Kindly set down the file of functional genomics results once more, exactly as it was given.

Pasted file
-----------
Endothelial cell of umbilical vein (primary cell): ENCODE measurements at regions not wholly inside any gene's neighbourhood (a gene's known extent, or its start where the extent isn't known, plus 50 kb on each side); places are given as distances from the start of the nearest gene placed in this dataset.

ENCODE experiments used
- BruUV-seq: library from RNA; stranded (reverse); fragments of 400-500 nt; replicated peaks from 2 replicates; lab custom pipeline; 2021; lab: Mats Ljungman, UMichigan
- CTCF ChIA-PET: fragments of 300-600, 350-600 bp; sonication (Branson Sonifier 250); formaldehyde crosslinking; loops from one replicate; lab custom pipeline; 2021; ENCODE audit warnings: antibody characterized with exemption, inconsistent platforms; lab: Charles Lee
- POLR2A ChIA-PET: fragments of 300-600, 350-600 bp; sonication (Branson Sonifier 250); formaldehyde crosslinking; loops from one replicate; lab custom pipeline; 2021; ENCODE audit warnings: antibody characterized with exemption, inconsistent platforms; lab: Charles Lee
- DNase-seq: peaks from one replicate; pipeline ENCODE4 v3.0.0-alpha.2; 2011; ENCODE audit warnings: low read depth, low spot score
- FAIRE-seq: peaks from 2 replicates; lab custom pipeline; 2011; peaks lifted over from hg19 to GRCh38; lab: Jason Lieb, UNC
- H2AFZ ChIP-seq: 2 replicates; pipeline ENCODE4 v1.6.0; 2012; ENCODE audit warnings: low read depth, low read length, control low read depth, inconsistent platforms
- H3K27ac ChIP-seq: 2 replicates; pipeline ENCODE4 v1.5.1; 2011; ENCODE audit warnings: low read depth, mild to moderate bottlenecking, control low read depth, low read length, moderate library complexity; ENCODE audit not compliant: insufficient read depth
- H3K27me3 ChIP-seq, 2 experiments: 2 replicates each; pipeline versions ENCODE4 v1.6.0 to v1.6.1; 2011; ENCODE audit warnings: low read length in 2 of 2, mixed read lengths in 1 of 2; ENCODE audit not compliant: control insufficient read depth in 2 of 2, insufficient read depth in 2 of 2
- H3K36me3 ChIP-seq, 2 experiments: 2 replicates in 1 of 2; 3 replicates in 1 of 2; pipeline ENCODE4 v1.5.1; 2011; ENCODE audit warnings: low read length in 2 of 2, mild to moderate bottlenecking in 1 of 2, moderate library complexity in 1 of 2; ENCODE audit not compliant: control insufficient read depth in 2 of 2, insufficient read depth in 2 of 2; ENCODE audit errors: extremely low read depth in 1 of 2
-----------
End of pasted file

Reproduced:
Endothelial cell of umbilical vein (primary cell): ENCODE measurements at regions not wholly inside any gene's neighbourhood (a gene's known extent, or its start where the extent isn't known, plus 50 kb on each side); places are given as distances from the start of the nearest gene placed in this dataset.

ENCODE experiments used
- BruUV-seq: library from RNA; stranded (reverse); fragments of 400-500 nt; replicated peaks from 2 replicates; lab custom pipeline; 2021; lab: Mats Ljungman, UMichigan
- CTCF ChIA-PET: fragments of 300-600, 350-600 bp; sonication (Branson Sonifier 250); formaldehyde crosslinking; loops from one replicate; lab custom pipeline; 2021; ENCODE audit warnings: antibody characterized with exemption, inconsistent platforms; lab: Charles Lee
- POLR2A ChIA-PET: fragments of 300-600, 350-600 bp; sonication (Branson Sonifier 250); formaldehyde crosslinking; loops from one replicate; lab custom pipeline; 2021; ENCODE audit warnings: antibody characterized with exemption, inconsistent platforms; lab: Charles Lee
- DNase-seq: peaks from one replicate; pipeline ENCODE4 v3.0.0-alpha.2; 2011; ENCODE audit warnings: low read depth, low spot score
- FAIRE-seq: peaks from 2 replicates; lab custom pipeline; 2011; peaks lifted over from hg19 to GRCh38; lab: Jason Lieb, UNC
- H2AFZ ChIP-seq: 2 replicates; pipeline ENCODE4 v1.6.0; 2012; ENCODE audit warnings: low read depth, low read length, control low read depth, inconsistent platforms
- H3K27ac ChIP-seq: 2 replicates; pipeline ENCODE4 v1.5.1; 2011; ENCODE audit warnings: low read depth, mild to moderate bottlenecking, control low read depth, low read length, moderate library complexity; ENCODE audit not compliant: insufficient read depth
- H3K27me3 ChIP-seq, 2 experiments: 2 replicates each; pipeline versions ENCODE4 v1.6.0 to v1.6.1; 2011; ENCODE audit warnings: low read length in 2 of 2, mixed read lengths in 1 of 2; ENCODE audit not compliant: control insufficient read depth in 2 of 2, insufficient read depth in 2 of 2
- H3K36me3 ChIP-seq, 2 experiments: 2 replicates in 1 of 2; 3 replicates in 1 of 2; pipeline ENCODE4 v1.5.1; 2011; ENCODE audit warnings: low read length in 2 of 2, mild to moderate bottlenecking in 1 of 2, moderate library complexity in 1 of 2; ENCODE audit not compliant: control insufficient read depth in 2 of 2, insufficient read depth in 2 of 2; ENCODE audit errors: extremely low read depth in 1 of 2